There has been much talk and very little action about putting the lot emptied in preparation for construction of Capitol Hill’s light rail station into motion so it is more than just, well, an empty lot. This weekend, you’ll finally see some action. Lots of it
Artist Dan Corson begins drilling thousands of holes — 3,500, to be exact — as he creates a 65′ x 125′ garden of fiberglass reeds, varying in height from 2′ to 8′ in an undulating field. “At night a laser light show will play over the field, moving up and down and through the reeds, in a slow-moving constantly changing spectacle,” Sound Transit art program manager Barbara Luecke tells CHS. “We hope it becomes a surprise destination and stop for Capitol Hill goers, before or after dinner and drinks.”
You can see the design diagram of the ‘undulating field’ on this post and the attached video is of a project Corson worked on in Florida to give you an idea of what we’re going to see on Broadway starting on Halloween.
After the holes are drilled this weekend, reed installation starts Monday. Lighting tests follow with a formal opening on Halloween. Luecke says the current plan is for the installation to stay up through November 9th but that Sound Transit is working to keep the art in place a bit longer. “A longer run will be at the discretion of the Capitol Hill tunnel construction contractor who takes over the site then,” Luecke explained. “Station construction is about to begin!”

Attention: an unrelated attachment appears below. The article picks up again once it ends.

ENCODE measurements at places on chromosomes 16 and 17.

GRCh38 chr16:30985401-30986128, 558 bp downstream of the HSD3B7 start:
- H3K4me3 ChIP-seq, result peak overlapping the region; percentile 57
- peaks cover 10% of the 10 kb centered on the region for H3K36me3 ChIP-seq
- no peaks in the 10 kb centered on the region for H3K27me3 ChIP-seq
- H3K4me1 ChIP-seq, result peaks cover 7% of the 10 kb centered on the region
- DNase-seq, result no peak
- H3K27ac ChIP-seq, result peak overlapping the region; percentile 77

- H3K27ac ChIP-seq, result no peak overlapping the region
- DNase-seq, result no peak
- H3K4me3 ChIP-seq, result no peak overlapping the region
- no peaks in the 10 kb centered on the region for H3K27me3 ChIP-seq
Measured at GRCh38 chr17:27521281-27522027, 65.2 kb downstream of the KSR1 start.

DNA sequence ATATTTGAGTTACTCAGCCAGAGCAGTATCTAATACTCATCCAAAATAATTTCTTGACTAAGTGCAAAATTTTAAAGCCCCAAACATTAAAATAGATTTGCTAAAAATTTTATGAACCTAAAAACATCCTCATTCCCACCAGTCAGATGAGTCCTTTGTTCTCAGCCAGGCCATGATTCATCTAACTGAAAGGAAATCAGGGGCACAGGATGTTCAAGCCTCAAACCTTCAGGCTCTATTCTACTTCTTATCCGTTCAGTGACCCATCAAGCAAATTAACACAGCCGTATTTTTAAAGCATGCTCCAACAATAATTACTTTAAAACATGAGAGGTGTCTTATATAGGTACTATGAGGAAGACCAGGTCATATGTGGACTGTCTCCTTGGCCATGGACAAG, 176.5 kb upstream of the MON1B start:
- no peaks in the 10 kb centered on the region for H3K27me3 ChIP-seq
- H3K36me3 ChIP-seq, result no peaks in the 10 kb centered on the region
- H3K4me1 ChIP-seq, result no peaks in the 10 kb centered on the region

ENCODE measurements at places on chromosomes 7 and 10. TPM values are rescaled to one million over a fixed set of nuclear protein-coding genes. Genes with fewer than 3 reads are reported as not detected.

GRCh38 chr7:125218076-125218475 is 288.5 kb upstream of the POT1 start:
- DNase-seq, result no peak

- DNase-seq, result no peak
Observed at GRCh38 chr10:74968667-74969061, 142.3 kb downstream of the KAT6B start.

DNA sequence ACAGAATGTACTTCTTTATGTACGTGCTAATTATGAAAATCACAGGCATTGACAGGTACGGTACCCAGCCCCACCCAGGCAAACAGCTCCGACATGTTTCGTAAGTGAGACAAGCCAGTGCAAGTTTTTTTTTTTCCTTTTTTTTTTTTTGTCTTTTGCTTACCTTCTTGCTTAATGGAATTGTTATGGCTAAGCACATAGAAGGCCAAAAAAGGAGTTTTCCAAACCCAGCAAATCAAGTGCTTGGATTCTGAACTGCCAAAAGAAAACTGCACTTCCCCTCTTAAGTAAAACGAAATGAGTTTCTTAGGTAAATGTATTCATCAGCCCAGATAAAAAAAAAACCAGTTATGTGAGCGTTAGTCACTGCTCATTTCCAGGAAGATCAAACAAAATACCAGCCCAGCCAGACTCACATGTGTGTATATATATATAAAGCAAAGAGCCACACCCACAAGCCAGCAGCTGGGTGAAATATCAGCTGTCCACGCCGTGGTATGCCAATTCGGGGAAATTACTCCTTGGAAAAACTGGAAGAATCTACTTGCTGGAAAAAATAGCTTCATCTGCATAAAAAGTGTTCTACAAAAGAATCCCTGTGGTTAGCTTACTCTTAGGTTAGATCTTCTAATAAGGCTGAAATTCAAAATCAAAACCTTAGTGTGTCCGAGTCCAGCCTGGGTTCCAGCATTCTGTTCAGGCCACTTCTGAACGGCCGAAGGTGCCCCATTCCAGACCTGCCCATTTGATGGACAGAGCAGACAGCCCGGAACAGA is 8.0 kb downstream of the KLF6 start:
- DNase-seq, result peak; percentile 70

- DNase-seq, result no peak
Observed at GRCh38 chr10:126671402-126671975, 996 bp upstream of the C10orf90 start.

Luecke also apologized for not announcing the project sooner but said there were a lot of technical issues to solve to make the installation happen.
If you’d like to help, Luecke is looking for volunteers. She can be reached at firstname.lastname@example.org or — if you are really into getting involved and helping out, drop CHS a line and we’ll help you get in touch with Barbara via phone.
I stopped by Saturday afternoon and got to meet Corson and talk with Luecke about the project. They’re close to done with drilling holes. Next steps will be preparing and painting the rods then planting them in the asphalt.
Luecke said that, while it may be true that Sound Transit has been slow to activate the lot during its empty period before construction, she has been working hard to make this project happen. To give you a sense of the kinds of barriers somebody planning community art projects for an agency like Sound Transit faces, Luecke said this installation was almost scuttled at the last minute Friday night because of concerns the drilled holes might impact the ‘integrity’ of the asphalt during the construction phases. Calmer heads prevailed and the work is underway.
Corson said the planted rods will be yellow with orange tips and the installation will be lit by green laser light at night. They’re still working out plans for the Halloween unveiling but he said curious neighbors have already been dropping by to find out what he was up to in the long-empty lot.
Corson said they’ll need help painting the rods so if you’d like to get involved, send Luecke a mail through the link above.
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